Sex education in schools tends to focus on pregnancy and
reproduction, and sometimes looks at HIV and STD prevention.
Information about being gay doesn’t seem to be very common in sex
education classes, which leads to misunderstandings rather than
knowledge. Ignorance can end up as fear, prejudice and risky behaviour.
A recent survey in the UK found that 40% of young people between the
ages of 11 and 18 thought the sex education they received was either
poor or very poor, with a further 33% thinking it was only average. 1
This page is here to provide the information that is missing in sex-ed
What makes a person gay?
No-one knows for sure what makes someone gay or bisexual. People often
realise that they’re gay when they’re very young, while for other
people this may happen later in life. Many people ask themselves at
some point during their teenage years: am I gay? For those who decide
that they are, it can sometimes be hard to tell other people.
If you’re gay and you want to have an active sex-life, then sooner or
later you’re going to have to come out to someone. But coming out can
be hard to do and it can be difficult to know when to do it.
Coming out to your parents can be
intimidating. It’s natural to want your parents to know what’s going on
Being comfortable with your sexuality isn’t always easy, and going
public with the information can be really difficult. When you’ve
accepted your sexuality, it’s natural to want the rest of the world to
be happy for you. But you can decide for yourself when and who you want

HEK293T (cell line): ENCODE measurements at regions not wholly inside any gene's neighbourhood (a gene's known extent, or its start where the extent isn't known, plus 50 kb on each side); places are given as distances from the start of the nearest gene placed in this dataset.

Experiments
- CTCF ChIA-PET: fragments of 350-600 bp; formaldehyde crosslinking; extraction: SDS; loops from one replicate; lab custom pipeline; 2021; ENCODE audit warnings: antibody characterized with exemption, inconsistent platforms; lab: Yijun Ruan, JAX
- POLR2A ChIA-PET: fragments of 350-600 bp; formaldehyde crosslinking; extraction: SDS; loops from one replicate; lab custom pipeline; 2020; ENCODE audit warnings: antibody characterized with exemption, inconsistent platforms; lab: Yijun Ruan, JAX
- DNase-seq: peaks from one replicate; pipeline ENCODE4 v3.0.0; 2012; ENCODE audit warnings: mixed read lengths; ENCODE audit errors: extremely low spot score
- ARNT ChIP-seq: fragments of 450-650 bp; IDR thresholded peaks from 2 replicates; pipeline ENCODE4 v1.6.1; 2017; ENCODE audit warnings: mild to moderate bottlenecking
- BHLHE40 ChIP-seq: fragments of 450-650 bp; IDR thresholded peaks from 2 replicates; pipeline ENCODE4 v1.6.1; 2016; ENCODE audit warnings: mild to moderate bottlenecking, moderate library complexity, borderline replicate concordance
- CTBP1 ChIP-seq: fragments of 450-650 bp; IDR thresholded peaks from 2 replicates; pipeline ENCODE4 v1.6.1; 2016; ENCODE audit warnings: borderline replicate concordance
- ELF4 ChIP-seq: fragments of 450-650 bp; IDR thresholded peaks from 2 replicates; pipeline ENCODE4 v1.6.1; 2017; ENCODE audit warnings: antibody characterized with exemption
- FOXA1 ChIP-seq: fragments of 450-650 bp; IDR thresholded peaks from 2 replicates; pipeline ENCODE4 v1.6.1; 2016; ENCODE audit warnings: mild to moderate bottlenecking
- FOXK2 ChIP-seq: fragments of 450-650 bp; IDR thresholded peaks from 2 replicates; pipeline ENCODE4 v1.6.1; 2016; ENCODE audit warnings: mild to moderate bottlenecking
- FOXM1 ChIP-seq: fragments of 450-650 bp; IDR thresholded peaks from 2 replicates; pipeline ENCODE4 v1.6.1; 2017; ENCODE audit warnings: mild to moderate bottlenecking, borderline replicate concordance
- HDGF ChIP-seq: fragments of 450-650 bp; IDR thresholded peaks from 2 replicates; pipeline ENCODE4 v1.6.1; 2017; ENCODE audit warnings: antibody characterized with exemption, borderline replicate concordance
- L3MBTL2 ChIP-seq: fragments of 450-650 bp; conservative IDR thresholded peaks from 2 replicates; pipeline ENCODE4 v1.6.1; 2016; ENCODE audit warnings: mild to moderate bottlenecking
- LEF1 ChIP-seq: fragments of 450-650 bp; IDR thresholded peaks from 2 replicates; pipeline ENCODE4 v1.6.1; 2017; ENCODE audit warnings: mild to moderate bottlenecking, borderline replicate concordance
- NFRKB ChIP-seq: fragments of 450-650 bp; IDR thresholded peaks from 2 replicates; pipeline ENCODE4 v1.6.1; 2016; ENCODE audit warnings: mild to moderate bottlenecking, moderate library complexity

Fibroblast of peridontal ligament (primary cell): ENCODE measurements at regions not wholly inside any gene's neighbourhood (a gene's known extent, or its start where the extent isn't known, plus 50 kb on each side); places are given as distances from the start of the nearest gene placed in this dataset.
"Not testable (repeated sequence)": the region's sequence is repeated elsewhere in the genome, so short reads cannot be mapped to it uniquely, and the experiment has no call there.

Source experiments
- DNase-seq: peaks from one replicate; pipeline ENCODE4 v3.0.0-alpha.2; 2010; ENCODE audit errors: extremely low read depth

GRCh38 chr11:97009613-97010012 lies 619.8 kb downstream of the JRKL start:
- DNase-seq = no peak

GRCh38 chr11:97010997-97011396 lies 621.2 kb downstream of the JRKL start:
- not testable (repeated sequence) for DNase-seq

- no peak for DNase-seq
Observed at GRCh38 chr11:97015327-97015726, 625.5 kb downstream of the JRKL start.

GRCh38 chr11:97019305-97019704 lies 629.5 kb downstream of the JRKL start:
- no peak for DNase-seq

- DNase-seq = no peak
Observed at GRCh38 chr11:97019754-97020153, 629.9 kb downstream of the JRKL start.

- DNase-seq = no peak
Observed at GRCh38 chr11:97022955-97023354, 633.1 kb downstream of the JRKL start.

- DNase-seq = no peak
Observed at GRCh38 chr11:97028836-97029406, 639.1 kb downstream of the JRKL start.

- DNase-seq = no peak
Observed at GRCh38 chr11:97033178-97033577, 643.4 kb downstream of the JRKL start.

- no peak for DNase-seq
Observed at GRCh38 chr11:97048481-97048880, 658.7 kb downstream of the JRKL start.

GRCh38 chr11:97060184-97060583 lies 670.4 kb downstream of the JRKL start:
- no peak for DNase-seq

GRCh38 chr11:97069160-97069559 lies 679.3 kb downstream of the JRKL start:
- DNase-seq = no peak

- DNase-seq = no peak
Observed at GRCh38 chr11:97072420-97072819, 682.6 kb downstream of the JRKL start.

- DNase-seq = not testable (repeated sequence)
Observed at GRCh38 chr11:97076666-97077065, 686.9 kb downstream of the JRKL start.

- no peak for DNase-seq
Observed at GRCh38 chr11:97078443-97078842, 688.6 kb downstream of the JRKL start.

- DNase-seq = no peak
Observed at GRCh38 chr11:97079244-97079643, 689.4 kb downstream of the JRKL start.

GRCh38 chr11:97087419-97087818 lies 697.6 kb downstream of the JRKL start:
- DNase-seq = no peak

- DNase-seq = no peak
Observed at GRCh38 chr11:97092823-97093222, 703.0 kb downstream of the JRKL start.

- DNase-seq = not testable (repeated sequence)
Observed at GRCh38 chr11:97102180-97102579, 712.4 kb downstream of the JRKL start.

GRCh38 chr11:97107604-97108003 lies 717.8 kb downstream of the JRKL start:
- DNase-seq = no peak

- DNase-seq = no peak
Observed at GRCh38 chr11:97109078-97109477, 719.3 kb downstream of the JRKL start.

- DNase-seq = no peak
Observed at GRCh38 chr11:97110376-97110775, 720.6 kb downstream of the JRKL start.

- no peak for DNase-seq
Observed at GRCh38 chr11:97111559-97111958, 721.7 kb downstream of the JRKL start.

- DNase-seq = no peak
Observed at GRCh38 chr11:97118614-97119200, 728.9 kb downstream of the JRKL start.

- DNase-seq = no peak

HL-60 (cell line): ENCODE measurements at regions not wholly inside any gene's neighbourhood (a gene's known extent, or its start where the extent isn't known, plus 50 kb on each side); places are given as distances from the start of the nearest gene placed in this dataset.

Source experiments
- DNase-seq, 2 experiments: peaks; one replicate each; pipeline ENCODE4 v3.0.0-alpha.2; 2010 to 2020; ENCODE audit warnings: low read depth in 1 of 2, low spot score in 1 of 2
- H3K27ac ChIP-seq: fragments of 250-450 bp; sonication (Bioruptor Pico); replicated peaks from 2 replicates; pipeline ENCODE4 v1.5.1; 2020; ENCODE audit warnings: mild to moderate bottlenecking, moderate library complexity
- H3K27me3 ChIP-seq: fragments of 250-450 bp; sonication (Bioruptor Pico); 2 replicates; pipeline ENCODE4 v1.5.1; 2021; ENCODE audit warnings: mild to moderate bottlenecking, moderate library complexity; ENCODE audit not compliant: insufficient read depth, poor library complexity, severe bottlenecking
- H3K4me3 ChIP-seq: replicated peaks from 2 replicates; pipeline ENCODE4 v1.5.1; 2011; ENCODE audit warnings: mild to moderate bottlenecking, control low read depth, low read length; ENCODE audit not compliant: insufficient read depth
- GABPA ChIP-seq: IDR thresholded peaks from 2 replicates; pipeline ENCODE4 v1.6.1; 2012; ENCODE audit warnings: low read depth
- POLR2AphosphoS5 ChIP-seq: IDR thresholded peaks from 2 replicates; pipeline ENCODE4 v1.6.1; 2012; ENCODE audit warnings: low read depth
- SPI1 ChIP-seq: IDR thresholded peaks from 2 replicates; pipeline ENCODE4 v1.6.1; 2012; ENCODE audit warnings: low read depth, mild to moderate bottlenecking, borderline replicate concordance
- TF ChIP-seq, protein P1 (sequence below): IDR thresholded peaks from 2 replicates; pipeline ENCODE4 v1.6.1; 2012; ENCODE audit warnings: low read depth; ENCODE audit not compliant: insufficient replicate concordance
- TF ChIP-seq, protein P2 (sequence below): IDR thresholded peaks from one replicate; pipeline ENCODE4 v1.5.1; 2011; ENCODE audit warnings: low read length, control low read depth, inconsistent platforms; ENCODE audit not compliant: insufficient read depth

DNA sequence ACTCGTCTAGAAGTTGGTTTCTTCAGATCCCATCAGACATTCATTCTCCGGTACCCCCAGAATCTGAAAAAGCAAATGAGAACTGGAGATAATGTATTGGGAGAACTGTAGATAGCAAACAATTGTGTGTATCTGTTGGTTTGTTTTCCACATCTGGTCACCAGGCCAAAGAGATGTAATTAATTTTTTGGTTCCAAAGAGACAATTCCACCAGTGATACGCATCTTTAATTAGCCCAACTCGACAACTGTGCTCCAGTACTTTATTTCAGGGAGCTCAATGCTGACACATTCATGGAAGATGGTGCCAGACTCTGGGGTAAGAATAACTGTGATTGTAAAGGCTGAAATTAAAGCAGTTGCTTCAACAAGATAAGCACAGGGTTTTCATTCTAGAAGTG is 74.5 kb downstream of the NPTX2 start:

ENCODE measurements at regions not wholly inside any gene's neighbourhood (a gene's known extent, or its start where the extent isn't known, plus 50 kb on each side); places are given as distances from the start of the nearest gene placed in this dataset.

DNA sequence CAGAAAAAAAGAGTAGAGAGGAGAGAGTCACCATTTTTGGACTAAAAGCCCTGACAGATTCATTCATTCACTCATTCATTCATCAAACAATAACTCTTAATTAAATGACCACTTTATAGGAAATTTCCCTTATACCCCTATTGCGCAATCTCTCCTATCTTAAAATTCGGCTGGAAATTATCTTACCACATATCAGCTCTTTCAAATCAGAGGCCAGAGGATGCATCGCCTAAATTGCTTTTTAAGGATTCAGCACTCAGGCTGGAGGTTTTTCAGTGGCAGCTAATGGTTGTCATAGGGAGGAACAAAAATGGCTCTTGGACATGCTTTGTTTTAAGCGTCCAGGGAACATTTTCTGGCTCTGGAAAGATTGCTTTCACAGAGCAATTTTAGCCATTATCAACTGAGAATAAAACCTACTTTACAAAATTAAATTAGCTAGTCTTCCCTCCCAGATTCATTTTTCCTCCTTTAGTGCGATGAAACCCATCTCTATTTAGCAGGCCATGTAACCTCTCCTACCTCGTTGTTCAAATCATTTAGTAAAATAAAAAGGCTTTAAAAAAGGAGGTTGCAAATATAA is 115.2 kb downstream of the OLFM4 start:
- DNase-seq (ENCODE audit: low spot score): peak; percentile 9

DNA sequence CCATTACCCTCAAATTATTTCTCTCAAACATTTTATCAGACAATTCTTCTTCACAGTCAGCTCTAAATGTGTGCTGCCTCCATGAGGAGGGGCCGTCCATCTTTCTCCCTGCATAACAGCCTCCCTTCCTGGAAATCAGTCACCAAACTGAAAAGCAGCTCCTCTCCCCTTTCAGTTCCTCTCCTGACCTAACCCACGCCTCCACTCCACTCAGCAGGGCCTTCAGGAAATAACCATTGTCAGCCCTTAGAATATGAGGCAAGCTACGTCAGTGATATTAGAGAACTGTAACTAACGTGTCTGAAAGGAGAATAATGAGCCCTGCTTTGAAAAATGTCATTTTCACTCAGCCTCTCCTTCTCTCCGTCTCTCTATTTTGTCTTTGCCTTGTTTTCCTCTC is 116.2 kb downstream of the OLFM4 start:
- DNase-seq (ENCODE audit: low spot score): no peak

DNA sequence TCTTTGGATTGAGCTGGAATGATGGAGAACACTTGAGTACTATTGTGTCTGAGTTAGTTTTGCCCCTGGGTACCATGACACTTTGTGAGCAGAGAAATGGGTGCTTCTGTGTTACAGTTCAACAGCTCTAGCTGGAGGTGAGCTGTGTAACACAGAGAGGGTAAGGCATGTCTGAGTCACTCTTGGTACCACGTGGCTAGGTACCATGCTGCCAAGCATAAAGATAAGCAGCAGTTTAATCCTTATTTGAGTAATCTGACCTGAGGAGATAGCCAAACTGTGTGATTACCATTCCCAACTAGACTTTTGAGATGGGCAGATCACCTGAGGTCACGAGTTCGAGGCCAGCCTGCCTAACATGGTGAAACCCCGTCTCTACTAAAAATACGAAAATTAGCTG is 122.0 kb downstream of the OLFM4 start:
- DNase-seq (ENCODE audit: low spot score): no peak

But it’s not always that easy. If other
people are out at your school, that can make it a bit easier. Or do gay
people get tormented by their classmates? In lots of places, the words
‘gay’ or ‘queer’ are often used to describe something negative. This is
an example of prejudice, and it’s natural to want to fit in. Coming out
in the wrong place or at the wrong time can have a negative result, but
most gay people say that coming out on their own terms at the right
time was a good thing to do.
parents and family. Coming out to your parents can be intimidating.
It’s natural to want your parents to know what’s going on with you, but
it helps if you know that at least one family-member will be
Remember – you get to choose the time and who you tell.
What are gay relationships like?
“There was the idea that relationships just don’t happen – gay men want
sex, not relationships… But then you find out there are people who
have been going out with people for years. It seems exactly the same as
everywhere else.” – Adam
There are sometimes perceptions that gay relationships are just about
sex, but there’s much more to it that that. Gay relationships can be
just as loving, just as difficult, just as fulfilling and last just as
long as any other relationship.
What about being bisexual?
people are attracted to both genders – men and women. Some people say
that everyone is a little bit bisexual. If you’re bisexual, you might
have relationships with men and be attracted to women. Or the other way
round. It’s not true that bisexual people fancy everyone – they fall
for people as individuals, just like gay or straight people do.
“He’s the best
looking guy in my year, and he’s also dating the best looking girl in
my year. She too is gorgeous. It’s like I fancy them both. It’s really
weird. . . sometimes when she is talking to me its like ‘I wonder what
she would do if she knew I fancied her and her
boyfriend?” – Steve
What do gay men do in bed?
“I thought that all that men did in bed together was anal sex and that
was disgusting… and then you find men who aren’t bothered about doing
that at all and no-one has ever tried to force me to have penetrative
sex. It’s much more of a loving, caring thing than I thought, too.” -
men do what straight people do in bed. They do what they feel
comfortable with and enjoy doing. This can be non-penetrative sex, oral
sex, or simply kissing and touching each other.
Often, people think that sex between men is all about anal sex – it
isn’t, but anal sex carries the greatest risk in terms of contracting
or transmitting HIV. You can’t ‘create’ HIV or an STD by having anal